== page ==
The taxpayer may have failed to file an FBAR and/or one or more international information returns with respect to the foreign financial asset. For general information returns (Form 5471, Form 3520, Form 8938, Form 8865, etc.), the taxpayer must submit amended Forms 1040X with the required information returns for the last three years. For FBARs, six years of FBARS must be filed with the three years of Forms 1040X. As such, it is common to file three years of Forms 8938 and six years of FBARs with the same streamlined application.
The taxpayer must pay a Title 26 miscellaneous offshore penalty equal to 5% of the highest aggregate balance of the taxpayer’s foreign financial assets subject to the penalty during the years. The penalty is determined by aggregating the year-end account balances and year-end asset values of all the foreign financial assets subject to the miscellaneous offshore penalty for each of the years in the covered tax return period and the covered FBAR period and selecting the highest aggregate balance/value from among those years. Thus, if a client had $200,000 in a foreign bank account and a 50% ownership interest in a corporation, the value of which shares was $500,000, the 5% penalty would be $35,000 (700,000 x .05).
A taxpayer who is eligible to use these Streamlined Domestic Offshore Procedures is subject only to the Title 26 miscellaneous offshore penalty and will not be subject to accuracy-related penalties, information return penalties, or FBAR penalties—unless an examination determines that the original return was fraudulent and/or the FBAR violation was willful.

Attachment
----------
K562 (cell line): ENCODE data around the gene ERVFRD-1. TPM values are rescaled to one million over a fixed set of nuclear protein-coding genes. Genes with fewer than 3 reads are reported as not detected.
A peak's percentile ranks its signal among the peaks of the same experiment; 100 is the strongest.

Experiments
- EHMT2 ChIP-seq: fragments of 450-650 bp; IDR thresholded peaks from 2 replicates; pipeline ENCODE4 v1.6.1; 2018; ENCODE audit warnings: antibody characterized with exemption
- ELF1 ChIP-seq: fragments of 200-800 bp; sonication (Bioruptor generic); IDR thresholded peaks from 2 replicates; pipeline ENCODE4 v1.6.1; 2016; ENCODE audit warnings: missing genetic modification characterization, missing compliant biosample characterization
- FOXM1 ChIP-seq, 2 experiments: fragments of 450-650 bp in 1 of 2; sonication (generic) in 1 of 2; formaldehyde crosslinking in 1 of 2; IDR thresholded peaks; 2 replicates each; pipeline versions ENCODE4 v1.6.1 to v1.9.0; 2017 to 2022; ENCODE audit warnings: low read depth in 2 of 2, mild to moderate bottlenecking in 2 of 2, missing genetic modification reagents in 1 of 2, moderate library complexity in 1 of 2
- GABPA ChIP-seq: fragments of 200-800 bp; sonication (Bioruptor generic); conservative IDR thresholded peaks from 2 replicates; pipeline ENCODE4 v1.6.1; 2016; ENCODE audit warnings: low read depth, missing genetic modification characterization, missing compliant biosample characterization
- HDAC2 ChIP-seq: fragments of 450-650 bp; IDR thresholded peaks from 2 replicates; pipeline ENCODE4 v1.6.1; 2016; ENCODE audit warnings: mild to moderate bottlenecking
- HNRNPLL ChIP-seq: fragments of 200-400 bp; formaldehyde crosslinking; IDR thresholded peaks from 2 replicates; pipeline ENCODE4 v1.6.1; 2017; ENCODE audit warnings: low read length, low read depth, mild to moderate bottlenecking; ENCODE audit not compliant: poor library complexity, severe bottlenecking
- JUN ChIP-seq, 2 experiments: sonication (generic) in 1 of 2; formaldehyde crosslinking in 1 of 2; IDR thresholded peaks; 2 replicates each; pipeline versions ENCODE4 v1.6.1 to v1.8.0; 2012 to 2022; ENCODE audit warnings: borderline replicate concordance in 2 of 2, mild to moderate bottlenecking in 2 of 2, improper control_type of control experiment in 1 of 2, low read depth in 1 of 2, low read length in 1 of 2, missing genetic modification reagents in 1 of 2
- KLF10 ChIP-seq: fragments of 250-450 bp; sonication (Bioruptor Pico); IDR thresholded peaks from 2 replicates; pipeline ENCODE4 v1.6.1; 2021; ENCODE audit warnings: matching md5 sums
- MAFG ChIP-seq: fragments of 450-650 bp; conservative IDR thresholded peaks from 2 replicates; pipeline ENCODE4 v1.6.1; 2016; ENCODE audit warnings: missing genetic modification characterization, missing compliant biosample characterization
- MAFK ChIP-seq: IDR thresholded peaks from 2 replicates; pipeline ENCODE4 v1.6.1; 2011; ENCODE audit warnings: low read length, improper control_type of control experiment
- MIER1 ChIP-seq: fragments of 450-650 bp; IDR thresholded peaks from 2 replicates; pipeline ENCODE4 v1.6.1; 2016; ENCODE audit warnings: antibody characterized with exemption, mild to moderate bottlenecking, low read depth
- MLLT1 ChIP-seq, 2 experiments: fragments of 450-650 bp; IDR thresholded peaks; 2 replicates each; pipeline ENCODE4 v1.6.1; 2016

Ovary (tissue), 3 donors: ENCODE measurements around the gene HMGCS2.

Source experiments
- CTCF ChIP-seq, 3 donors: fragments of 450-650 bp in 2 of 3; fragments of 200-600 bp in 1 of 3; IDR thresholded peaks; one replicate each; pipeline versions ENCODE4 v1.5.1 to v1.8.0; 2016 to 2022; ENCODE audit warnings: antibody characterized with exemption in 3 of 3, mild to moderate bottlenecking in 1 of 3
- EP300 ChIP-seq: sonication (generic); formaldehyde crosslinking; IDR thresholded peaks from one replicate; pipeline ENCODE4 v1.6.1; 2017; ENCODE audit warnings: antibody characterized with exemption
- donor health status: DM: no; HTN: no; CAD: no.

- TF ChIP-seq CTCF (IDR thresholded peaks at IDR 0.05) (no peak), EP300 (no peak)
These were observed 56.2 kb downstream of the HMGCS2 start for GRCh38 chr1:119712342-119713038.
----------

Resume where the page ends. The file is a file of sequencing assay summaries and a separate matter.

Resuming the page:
Instructions for Filing using Streamlined Domestic Offshore Procedures
For each of the most recent three years for which the U.S. tax return due date (or properly applied for extended due date) has passed, the taxpayer must submit an amended tax return using Form 1040X, together with any required information returns—even if these information returns would normally not be submitted with the Form 1040 (e.g., a Form 3520). The taxpayer may not file delinquent income tax returns (including an original Form 1040) using these procedures. The taxpayer must write at the top of the first page of each amended tax return and at the top of each information return “Streamlined Domestic Offshore” written in red ink to indicate that the returns are being submitted under the Streamlined Procedures.
The taxpayer must complete and sign a statement on the Certification by U.S. Person Residing in the U.S. (Form 14654) certifying:
- that you are eligible for the Streamlined Domestic Offshore Procedures;
- that all required FBARs have now been filed;